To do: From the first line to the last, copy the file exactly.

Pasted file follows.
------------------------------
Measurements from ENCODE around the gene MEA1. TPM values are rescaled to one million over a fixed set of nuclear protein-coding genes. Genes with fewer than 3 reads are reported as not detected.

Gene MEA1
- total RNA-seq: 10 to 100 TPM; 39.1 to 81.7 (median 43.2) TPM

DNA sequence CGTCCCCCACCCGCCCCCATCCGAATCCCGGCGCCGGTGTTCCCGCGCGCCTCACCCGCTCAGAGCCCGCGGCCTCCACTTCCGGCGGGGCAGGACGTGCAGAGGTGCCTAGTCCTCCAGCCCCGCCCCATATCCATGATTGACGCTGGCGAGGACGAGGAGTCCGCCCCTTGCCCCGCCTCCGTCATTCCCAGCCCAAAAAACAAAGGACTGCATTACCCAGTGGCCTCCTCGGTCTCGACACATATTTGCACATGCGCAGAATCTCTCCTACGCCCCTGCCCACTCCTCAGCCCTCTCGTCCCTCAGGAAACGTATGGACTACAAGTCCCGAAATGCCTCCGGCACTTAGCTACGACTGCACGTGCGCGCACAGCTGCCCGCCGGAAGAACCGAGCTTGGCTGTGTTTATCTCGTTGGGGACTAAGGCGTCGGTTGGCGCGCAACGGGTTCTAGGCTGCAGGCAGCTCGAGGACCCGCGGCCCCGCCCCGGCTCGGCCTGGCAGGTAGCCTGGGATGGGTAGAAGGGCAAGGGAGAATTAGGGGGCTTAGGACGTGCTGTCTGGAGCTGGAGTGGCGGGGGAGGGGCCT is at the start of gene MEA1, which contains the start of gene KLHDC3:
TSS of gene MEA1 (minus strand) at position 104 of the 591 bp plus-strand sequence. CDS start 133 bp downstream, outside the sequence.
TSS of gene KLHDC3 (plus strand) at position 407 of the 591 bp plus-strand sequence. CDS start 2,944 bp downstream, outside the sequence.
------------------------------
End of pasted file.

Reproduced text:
Measurements from ENCODE around the gene MEA1. TPM values are rescaled to one million over a fixed set of nuclear protein-coding genes. Genes with fewer than 3 reads are reported as not detected.

Gene MEA1
- total RNA-seq: 10 to 100 TPM; 39.1 to 81.7 (median 43.2) TPM

DNA sequence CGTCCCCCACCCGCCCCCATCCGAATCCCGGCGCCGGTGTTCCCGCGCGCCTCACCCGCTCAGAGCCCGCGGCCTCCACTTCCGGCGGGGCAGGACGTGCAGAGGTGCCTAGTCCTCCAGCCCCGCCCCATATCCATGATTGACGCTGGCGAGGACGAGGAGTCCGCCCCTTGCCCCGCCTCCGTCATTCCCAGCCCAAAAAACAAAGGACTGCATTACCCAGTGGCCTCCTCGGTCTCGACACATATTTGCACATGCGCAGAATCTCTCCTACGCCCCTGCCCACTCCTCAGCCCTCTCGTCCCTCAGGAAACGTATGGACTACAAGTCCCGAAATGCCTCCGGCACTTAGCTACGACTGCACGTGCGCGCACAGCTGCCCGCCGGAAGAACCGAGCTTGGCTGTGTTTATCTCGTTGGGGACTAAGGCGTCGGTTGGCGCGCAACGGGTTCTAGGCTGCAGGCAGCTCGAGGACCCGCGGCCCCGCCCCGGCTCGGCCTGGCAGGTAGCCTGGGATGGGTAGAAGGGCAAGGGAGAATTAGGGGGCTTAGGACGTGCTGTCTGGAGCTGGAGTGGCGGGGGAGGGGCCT is at the start of gene MEA1, which contains the start of gene KLHDC3:
TSS of gene MEA1 (minus strand) at position 104 of the 591 bp plus-strand sequence. CDS start 133 bp downstream, outside the sequence.
TSS of gene KLHDC3 (plus strand) at position 407 of the 591 bp plus-strand sequence. CDS start 2,944 bp downstream, outside the sequence.